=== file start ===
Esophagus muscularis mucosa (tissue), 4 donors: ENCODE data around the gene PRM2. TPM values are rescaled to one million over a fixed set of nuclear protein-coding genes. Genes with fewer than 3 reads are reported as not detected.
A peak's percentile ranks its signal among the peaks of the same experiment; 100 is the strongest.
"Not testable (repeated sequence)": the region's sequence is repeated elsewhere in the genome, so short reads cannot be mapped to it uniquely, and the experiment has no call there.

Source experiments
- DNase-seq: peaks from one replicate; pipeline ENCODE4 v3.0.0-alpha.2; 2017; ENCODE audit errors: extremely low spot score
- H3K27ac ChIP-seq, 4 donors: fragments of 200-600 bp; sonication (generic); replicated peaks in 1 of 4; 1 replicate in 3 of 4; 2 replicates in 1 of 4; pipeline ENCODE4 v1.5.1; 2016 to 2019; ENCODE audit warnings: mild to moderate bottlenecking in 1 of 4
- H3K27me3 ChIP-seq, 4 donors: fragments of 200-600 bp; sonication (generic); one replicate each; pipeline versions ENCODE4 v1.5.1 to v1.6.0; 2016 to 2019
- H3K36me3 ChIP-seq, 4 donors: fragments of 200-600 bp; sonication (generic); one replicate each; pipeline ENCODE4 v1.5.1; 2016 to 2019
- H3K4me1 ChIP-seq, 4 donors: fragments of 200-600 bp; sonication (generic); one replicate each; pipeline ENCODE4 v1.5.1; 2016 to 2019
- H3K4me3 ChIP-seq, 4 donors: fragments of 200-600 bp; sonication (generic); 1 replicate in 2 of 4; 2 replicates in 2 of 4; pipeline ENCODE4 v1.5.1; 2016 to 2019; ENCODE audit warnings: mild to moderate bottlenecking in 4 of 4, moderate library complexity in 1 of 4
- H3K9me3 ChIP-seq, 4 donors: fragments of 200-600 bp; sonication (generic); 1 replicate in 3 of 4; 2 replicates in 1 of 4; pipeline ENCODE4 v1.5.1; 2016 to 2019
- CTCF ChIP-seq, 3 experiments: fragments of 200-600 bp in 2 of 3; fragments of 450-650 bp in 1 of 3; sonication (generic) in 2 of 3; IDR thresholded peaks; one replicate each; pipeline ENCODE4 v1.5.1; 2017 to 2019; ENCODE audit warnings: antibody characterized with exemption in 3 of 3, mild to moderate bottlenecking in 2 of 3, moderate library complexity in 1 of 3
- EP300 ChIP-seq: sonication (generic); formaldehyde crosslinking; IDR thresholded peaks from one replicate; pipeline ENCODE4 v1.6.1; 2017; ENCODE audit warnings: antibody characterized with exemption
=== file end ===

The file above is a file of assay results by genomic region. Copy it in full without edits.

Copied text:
Esophagus muscularis mucosa (tissue), 4 donors: ENCODE data around the gene PRM2. TPM values are rescaled to one million over a fixed set of nuclear protein-coding genes. Genes with fewer than 3 reads are reported as not detected.
A peak's percentile ranks its signal among the peaks of the same experiment; 100 is the strongest.
"Not testable (repeated sequence)": the region's sequence is repeated elsewhere in the genome, so short reads cannot be mapped to it uniquely, and the experiment has no call there.

Source experiments
- DNase-seq: peaks from one replicate; pipeline ENCODE4 v3.0.0-alpha.2; 2017; ENCODE audit errors: extremely low spot score
- H3K27ac ChIP-seq, 4 donors: fragments of 200-600 bp; sonication (generic); replicated peaks in 1 of 4; 1 replicate in 3 of 4; 2 replicates in 1 of 4; pipeline ENCODE4 v1.5.1; 2016 to 2019; ENCODE audit warnings: mild to moderate bottlenecking in 1 of 4
- H3K27me3 ChIP-seq, 4 donors: fragments of 200-600 bp; sonication (generic); one replicate each; pipeline versions ENCODE4 v1.5.1 to v1.6.0; 2016 to 2019
- H3K36me3 ChIP-seq, 4 donors: fragments of 200-600 bp; sonication (generic); one replicate each; pipeline ENCODE4 v1.5.1; 2016 to 2019
- H3K4me1 ChIP-seq, 4 donors: fragments of 200-600 bp; sonication (generic); one replicate each; pipeline ENCODE4 v1.5.1; 2016 to 2019
- H3K4me3 ChIP-seq, 4 donors: fragments of 200-600 bp; sonication (generic); 1 replicate in 2 of 4; 2 replicates in 2 of 4; pipeline ENCODE4 v1.5.1; 2016 to 2019; ENCODE audit warnings: mild to moderate bottlenecking in 4 of 4, moderate library complexity in 1 of 4
- H3K9me3 ChIP-seq, 4 donors: fragments of 200-600 bp; sonication (generic); 1 replicate in 3 of 4; 2 replicates in 1 of 4; pipeline ENCODE4 v1.5.1; 2016 to 2019
- CTCF ChIP-seq, 3 experiments: fragments of 200-600 bp in 2 of 3; fragments of 450-650 bp in 1 of 3; sonication (generic) in 2 of 3; IDR thresholded peaks; one replicate each; pipeline ENCODE4 v1.5.1; 2017 to 2019; ENCODE audit warnings: antibody characterized with exemption in 3 of 3, mild to moderate bottlenecking in 2 of 3, moderate library complexity in 1 of 3
- EP300 ChIP-seq: sonication (generic); formaldehyde crosslinking; IDR thresholded peaks from one replicate; pipeline ENCODE4 v1.6.1; 2017; ENCODE audit warnings: antibody characterized with exemption